Nuclear weapons have been in the news a lot in recent weeks, but one story that has flown under the radar is the nearly trillion-dollar weapons upgrade to the U.S. nuclear arsenal. This “modernization” has been proposed not by the hawkish Republicans of the House and Senate, but by Nobel-Peace-Prize-winning president Barack Obama.
The funding and carrying-out of the upgrade will not happen in one fell swoop. It is a process scheduled to take place over the next three decades, as the U.S. aims to convert its aging Cold War stockpile into a modern 21st century nuclear force. Nevertheless, the nearly trillion dollar price tag is a concerning one, especially for those of us already frustrated with the amount of money our government currently spends every year protecting our “freedom” and promoting “democracy” in the world.
The U.S. spends more on defense than any other country, and it’s not even close. In fact, in 2014, the U.S. spent more money on defense than the next seven highest spenders combined. Yes, that means that if you add up the total defense spending of China, Russia, Saudi Arabia, France, the UK, India, and Germany, it still falls $9 billion short of the guns, bombs, planes, and tanks built and bought by the U.S.
Domestically, this adds up to 18% of total spending, that is, if you solely focus on mandatory spending. If you focus on discretionary spending, which more truly reflects how our government spends its money, the total rises to 57%. That means that the United States spends nearly 33% more dollars on its military than it spends on EVERYTHING ELSE.
But we are talking about nuclear weapons here, an area that even with a trillion dollar increase will not exceed 5% of total U.S. defense spending in the coming decades. And perhaps this is what is most concerning of all: the fact that even as we dump another trillion dollars into a weapons system whose only function is massive annihilation of humanity, it will barely manage to register a blip on the defensive-spending radar.
It is also important to note the political and historic backdrop in which this proposed upgrade is taking place. The United States along with several other nations just put the finishing touches on what’s being heralded as a historic “peace” deal with Iran, a deal that aims to prevent Iran from even having the technological capability to develop a nuclear weapon. Nevertheless, most Congressional Republicans, and even some Democrats, still view the agreement as far too weak, and want to see language that cripples and controls Iran even further. I wonder what Iranians think about the U.S.’s expansion of it’s own already gigantic nuclear weapons program while simultaneously limiting the comparatively tiny program of Iran, a program that explicitly has never had a motive other than energy production?
Of course, the fear is that should Iran have the ability to develop such a weapon, the crazy, Islamic bastards would probably use the bomb to rain fire on all their sworn enemies. However, if history were to have its say, which it should, it would tell us that if anyone were crazy enough to use such a devastating weapon, it would most likely be the only country that has ever used it before. Of course that country is the United States of America, a nation who exactly 70 years ago last week, dropped two atomic bombs on the country of Japan killing more than 200,000 people (the vast majority of whom were civilians.)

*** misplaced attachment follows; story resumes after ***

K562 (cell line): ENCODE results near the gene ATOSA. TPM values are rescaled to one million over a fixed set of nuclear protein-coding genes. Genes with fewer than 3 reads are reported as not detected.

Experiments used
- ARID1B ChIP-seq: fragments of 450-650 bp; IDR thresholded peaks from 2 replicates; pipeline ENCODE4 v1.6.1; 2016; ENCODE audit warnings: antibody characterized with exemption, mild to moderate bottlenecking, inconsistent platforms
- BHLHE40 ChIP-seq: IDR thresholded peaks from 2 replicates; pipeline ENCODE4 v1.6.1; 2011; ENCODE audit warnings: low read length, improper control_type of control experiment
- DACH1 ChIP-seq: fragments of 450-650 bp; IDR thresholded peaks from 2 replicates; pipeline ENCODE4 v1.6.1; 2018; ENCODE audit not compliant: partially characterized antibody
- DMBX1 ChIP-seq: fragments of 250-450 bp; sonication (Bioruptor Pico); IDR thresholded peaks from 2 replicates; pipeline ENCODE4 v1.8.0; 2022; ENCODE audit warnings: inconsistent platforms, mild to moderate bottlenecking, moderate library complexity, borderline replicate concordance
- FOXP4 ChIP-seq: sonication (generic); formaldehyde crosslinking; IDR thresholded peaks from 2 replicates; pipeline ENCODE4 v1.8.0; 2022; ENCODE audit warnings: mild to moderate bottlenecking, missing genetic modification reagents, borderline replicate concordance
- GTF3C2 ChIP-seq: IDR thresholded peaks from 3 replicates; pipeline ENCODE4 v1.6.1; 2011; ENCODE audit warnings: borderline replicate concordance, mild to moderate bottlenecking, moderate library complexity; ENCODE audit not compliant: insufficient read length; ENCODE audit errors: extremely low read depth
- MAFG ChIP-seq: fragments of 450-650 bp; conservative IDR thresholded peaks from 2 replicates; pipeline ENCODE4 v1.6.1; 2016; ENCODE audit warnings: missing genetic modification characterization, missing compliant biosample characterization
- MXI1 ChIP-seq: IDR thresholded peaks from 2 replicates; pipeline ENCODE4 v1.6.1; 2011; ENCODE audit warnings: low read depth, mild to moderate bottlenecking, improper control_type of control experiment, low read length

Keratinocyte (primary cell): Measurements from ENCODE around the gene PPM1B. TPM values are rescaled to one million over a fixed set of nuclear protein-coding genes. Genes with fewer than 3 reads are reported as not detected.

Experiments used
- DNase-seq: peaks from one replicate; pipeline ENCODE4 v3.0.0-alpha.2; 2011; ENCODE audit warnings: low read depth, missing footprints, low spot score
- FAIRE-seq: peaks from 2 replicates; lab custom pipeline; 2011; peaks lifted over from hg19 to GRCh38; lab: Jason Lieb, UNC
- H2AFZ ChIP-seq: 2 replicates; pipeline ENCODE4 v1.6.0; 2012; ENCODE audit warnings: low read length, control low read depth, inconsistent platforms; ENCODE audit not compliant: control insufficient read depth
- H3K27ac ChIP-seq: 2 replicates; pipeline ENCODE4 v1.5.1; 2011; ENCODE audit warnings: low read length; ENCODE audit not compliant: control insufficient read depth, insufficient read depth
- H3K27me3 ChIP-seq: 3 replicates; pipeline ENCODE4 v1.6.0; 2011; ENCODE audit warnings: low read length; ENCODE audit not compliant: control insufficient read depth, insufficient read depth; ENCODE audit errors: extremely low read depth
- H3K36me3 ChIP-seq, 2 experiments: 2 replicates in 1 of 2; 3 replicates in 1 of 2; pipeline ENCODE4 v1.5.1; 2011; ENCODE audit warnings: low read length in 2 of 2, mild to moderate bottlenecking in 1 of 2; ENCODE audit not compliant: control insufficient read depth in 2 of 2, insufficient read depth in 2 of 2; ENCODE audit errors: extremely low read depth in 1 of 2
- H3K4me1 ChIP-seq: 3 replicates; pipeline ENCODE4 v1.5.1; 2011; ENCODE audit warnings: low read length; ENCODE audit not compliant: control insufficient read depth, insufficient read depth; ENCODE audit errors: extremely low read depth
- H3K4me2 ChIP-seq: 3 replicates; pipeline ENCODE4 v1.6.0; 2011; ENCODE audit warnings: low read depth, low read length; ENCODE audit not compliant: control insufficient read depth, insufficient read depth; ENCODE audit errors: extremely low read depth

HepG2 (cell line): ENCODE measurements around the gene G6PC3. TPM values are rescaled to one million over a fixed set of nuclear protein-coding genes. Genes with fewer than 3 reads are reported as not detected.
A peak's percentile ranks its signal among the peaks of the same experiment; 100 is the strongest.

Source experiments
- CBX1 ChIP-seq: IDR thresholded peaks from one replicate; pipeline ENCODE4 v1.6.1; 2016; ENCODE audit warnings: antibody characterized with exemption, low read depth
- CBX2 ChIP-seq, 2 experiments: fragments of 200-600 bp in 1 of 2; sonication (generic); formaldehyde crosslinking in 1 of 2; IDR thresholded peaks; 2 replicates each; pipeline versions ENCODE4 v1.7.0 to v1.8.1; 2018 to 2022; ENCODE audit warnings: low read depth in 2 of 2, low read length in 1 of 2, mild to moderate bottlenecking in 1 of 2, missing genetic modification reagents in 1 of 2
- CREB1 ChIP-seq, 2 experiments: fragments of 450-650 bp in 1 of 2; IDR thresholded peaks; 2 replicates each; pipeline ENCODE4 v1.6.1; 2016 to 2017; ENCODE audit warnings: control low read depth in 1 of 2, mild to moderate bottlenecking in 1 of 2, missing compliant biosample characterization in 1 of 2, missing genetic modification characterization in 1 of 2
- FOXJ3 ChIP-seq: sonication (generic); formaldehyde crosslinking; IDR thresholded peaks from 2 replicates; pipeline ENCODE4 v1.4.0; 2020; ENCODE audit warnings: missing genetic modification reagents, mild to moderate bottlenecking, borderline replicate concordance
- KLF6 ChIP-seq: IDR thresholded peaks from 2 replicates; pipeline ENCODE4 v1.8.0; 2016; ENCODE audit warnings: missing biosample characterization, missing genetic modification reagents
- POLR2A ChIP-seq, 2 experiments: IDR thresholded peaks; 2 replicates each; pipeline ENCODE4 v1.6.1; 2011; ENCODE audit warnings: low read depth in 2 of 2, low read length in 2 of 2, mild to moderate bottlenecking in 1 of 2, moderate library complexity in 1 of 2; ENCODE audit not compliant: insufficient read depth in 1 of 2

Mixed international signals aside, the spending part of this issue is a domestic one, and while a trillion dollars is a lot of money, the fact that it fails to make up even 5% of total military spending has left lawmakers searching for other options when seeking to cut costs. This is a stupid way to think.
A trillion dollars is a trillion dollars no matter what percent it is of a whole. Maybe a few cuts here and there won’t make much of a difference in the overall numbers, but that won’t lessen the impact it could have for the communities whose families it could feed, whose sick it could heal, and for whose roads and schools it could build.
Furthermore, the idea that we need to further invest in the modernization of a program in which the only scenario where those dollars come to fruition is a nuclear war that severely compromises the ability of humans to even exist on this planet is completely and totally idiotic. Any competitive edge the United States is gaining in such a scenario is a million times mitigated by the devastating effect such a war would have on human life.
So fuck bombs. Let’s put those dollars towards people. Let’s make a real statement that we are committed to international peace and not upgrade but dismantle our nuclear weapons arsenal. Let’s show Iran that we mean business. Let’s show Japan that we are sorry. A trillion dollars worth of nuclear bombs is a trillion dollars wasted, no matter what kind of deterrent it may or may not provide. And if that deterrent is really that necessary, if the only thing that is preventing us all from blowing each other up is the fact that we might get blown up too, well then I don’t want to live in that kind of world anyway.